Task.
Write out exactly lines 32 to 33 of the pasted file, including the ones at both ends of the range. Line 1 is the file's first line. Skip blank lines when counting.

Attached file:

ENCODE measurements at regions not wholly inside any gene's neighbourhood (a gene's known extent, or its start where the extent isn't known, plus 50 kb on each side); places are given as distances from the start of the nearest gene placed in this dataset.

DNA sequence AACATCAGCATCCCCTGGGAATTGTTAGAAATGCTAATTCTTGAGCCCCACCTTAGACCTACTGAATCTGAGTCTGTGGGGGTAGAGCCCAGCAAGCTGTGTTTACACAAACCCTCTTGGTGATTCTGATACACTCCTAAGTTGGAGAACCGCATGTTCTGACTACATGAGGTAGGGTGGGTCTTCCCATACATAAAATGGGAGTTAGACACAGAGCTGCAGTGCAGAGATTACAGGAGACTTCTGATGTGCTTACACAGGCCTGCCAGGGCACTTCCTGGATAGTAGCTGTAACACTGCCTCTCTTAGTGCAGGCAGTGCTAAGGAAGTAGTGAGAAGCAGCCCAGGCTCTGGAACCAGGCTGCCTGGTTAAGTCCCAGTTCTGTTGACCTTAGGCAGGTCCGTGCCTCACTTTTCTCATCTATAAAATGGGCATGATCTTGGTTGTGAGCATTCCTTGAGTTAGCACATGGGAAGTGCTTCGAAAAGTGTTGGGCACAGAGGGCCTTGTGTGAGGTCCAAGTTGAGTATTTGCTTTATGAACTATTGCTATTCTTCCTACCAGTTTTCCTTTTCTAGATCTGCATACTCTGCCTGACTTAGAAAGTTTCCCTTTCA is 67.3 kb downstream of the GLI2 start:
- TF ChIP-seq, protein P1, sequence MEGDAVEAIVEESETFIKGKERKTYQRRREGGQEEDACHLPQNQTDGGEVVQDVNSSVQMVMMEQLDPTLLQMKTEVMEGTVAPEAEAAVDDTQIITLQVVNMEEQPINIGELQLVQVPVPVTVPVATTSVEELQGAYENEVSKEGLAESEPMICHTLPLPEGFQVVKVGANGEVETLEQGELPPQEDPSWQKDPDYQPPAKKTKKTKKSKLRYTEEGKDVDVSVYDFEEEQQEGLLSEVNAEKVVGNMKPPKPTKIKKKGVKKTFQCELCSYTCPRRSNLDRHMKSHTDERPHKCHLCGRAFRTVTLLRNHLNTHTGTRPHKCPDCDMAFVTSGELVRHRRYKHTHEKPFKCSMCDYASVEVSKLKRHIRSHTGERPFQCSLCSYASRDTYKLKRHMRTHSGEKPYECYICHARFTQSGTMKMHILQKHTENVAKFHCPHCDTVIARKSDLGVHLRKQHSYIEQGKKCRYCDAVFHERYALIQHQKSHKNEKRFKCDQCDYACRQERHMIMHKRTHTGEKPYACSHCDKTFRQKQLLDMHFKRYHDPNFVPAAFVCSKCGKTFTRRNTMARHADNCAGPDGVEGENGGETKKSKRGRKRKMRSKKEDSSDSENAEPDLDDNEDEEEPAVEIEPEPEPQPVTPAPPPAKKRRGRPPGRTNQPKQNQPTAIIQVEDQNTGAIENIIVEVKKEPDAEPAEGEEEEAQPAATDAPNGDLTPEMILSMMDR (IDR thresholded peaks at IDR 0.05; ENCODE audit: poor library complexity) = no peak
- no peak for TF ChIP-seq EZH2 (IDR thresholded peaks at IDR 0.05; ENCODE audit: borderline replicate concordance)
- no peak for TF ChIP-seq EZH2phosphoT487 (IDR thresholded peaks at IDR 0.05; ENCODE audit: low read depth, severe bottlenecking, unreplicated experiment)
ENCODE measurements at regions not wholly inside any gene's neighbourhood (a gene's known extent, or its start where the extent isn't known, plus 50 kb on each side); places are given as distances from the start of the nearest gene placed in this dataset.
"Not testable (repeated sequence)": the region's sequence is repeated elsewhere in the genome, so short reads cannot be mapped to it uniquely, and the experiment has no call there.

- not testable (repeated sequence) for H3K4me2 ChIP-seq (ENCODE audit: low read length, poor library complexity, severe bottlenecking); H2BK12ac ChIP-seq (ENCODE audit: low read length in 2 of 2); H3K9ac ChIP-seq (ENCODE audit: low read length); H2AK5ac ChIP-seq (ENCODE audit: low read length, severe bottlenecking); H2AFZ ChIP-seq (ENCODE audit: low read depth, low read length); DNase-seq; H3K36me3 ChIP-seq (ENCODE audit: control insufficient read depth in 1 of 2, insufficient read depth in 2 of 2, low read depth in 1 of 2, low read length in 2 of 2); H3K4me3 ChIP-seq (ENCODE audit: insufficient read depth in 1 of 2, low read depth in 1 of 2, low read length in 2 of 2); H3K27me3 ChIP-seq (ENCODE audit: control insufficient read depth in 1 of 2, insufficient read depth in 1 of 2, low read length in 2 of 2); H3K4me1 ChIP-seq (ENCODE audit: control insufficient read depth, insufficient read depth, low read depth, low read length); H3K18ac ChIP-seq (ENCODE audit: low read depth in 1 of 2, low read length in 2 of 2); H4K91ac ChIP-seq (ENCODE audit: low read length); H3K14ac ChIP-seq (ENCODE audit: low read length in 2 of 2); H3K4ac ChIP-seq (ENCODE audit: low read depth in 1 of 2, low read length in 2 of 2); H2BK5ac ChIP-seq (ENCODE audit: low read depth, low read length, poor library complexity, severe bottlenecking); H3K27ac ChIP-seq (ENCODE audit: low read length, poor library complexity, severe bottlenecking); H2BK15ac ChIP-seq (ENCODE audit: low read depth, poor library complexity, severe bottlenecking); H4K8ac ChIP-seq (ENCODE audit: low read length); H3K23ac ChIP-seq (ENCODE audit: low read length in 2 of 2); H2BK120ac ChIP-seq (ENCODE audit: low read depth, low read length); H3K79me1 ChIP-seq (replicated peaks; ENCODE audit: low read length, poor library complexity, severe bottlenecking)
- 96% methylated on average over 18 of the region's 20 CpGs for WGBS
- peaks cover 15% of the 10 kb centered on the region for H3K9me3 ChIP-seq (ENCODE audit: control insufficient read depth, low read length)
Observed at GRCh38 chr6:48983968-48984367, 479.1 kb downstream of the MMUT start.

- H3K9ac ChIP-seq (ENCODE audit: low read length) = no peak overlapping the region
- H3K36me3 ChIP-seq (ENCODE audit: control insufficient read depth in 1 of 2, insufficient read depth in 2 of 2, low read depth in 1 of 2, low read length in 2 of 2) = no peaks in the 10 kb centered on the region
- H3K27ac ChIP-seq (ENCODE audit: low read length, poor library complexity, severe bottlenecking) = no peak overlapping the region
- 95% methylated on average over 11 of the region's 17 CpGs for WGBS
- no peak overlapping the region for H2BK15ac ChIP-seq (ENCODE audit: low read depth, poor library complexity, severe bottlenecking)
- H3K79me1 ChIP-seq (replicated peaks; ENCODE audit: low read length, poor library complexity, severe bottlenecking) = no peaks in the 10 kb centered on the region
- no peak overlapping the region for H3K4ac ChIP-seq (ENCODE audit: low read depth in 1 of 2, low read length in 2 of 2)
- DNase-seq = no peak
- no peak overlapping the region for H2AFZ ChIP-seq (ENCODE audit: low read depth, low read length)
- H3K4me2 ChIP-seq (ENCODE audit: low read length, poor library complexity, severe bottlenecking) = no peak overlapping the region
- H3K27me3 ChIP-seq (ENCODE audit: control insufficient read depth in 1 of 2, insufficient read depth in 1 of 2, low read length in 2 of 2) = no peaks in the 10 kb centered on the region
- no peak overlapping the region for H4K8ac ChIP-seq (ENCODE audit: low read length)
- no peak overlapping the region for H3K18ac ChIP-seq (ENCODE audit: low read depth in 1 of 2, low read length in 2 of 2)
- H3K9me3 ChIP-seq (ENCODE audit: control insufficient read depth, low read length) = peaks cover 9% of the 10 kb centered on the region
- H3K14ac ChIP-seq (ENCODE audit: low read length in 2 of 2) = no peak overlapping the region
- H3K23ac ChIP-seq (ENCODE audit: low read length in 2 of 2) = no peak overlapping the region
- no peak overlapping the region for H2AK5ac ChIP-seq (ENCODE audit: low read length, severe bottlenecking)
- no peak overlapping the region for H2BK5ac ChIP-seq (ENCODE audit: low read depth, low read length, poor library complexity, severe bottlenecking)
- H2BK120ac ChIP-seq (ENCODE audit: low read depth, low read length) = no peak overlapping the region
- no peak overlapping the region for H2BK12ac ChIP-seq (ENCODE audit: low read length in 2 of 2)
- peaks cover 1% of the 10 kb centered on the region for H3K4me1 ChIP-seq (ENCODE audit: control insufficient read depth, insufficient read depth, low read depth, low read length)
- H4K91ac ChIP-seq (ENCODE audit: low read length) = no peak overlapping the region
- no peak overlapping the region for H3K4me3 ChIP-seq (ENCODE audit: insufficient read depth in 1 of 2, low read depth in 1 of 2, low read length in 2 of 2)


- peaks cover 1% of the 10 kb centered on the region for H3K4me1 ChIP-seq (ENCODE audit: control insufficient read depth, insufficient read depth, low read depth, low read length)
- H4K91ac ChIP-seq (ENCODE audit: low read length) = no peak overlapping the region